Law banning sex offenders from parks, beaches approved by O.C. supervisors
Orange County supervisors Tuesday approved a law significantly restricting the movements of registered sex offenders, banning them entering some beaches, parks and harbor areas.
The proposal marks a new frontier in a controversial series of laws across the country aimed at limiting where sex offenders can live and visit. Under the law, which was championed by Orange County Dist. Atty. Tony Rackauckas, sex offenders who enter designated public spaces without prior approval from county officials face six months in jail or a $500 fine.
Rackauckas and other supporters said the idea was to keep sex offenders away from children and families. "Parks do not belong to sexual deviants," Rackauckas said in a statement. "Parks belong to children who want to play there and parents who want to enjoy nature with their children."
But critics immediately expressed skepticism about the law, saying it would be difficult to enforce and appear politically motivated.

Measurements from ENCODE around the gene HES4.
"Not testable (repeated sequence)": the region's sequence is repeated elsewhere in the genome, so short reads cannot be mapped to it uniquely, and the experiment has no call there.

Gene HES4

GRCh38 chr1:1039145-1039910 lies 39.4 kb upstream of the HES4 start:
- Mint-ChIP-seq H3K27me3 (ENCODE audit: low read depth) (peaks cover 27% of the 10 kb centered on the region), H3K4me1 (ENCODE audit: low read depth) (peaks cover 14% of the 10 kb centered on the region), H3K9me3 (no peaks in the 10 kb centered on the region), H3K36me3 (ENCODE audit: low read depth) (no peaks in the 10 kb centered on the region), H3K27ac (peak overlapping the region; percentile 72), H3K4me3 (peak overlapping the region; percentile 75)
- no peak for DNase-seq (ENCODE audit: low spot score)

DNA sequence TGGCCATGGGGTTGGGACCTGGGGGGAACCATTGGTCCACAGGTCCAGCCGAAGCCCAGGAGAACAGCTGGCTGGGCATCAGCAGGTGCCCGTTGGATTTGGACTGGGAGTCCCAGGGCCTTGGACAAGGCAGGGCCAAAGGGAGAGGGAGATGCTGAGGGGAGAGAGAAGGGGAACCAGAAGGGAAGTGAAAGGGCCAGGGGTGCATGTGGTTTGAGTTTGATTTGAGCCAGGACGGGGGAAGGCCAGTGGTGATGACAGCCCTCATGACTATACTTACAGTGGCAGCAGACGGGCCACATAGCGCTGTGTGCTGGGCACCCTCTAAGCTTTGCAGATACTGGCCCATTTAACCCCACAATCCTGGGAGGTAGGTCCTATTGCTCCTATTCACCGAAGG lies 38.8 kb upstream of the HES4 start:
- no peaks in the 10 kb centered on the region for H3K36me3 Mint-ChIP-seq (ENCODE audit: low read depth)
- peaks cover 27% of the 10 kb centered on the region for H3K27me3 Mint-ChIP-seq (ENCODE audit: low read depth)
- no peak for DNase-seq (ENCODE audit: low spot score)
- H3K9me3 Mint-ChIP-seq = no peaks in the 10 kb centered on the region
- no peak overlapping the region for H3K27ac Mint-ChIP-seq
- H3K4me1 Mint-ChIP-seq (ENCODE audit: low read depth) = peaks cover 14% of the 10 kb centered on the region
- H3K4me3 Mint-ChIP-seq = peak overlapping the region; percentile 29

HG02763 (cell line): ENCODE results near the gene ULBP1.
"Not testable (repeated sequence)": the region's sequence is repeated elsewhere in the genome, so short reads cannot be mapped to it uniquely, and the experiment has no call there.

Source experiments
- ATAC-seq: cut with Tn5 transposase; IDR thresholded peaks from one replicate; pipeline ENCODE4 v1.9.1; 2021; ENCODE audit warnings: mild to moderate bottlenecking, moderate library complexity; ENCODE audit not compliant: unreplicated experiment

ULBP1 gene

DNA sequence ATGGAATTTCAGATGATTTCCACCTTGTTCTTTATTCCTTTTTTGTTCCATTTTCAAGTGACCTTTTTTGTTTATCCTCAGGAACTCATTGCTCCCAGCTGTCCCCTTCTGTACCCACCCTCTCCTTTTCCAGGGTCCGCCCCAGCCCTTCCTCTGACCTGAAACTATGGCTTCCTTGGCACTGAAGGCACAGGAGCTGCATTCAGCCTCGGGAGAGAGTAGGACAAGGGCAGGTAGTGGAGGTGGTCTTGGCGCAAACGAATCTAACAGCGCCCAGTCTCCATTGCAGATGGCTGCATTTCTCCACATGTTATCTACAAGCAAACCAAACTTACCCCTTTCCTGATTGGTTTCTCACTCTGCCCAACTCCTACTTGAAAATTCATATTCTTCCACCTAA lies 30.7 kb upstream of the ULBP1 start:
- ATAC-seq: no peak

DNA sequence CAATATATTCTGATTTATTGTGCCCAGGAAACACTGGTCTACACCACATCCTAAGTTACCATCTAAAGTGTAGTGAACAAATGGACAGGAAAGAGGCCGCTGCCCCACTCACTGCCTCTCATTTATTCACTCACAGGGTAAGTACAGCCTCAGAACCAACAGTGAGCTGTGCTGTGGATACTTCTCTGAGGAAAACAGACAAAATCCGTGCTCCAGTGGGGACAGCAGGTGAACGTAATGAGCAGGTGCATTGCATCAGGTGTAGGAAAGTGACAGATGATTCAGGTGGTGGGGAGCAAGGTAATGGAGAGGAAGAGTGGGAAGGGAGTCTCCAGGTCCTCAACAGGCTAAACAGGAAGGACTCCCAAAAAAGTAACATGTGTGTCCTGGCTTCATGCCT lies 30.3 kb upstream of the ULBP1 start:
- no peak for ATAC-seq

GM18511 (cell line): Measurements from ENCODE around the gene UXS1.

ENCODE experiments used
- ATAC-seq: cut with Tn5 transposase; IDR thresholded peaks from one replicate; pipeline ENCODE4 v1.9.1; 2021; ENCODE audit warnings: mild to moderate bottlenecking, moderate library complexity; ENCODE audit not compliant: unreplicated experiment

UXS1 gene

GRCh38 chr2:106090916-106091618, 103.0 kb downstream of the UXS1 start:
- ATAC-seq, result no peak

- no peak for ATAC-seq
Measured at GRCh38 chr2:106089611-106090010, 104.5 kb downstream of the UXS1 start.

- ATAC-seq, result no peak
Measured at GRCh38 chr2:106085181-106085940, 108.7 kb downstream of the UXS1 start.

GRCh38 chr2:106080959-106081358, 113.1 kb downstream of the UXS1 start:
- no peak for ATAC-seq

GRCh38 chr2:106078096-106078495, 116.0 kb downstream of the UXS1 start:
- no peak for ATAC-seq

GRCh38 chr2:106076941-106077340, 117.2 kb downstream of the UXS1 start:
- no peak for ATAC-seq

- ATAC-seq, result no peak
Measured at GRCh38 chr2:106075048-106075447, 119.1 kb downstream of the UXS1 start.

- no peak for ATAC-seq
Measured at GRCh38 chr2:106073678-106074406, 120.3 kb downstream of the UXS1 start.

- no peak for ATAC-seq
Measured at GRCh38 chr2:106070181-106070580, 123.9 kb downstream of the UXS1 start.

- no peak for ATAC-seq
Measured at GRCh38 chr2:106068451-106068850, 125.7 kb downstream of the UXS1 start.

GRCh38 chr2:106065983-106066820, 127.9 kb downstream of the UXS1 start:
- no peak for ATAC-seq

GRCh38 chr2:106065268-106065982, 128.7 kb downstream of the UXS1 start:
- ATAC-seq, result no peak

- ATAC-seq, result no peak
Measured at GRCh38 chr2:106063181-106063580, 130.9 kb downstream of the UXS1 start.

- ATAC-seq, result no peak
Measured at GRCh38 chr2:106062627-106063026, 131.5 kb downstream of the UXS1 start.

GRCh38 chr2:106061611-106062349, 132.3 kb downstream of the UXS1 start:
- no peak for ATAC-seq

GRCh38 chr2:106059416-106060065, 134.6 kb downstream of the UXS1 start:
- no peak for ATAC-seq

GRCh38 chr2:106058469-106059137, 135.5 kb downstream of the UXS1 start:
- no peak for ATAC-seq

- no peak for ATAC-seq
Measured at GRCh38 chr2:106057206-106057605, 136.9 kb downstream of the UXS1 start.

Franklin Zimring, a UC Berkeley law professor, said the law was overly broad and misdirected because more than 90% of sex crimes targeting children are committed not by strangers in a park but by family members or acquaintances.
“It’s trying to solve a problem nobody knows exists,” he said, adding that laws imposing restrictions on sex offenders were snowballing because they were politically popular.
“Who’s going to lose votes being against child molestation?” he said.
Orange County’s ordinance would be the first legal move in California imposing restrictions on where sex offenders can be. Thus far, state law only restricts where they can live.
It covers some of region’s top attractions including the Orange County Zoo, Irvine Regional Park, Newport Harbor and Dana Point Harbor.
-- Victoria Kim in Los Angeles and Sarah Peters in Santa Ana
Photo: Orange County Dist. Atty. Tony Rackauckas. Credit: Los Angeles Times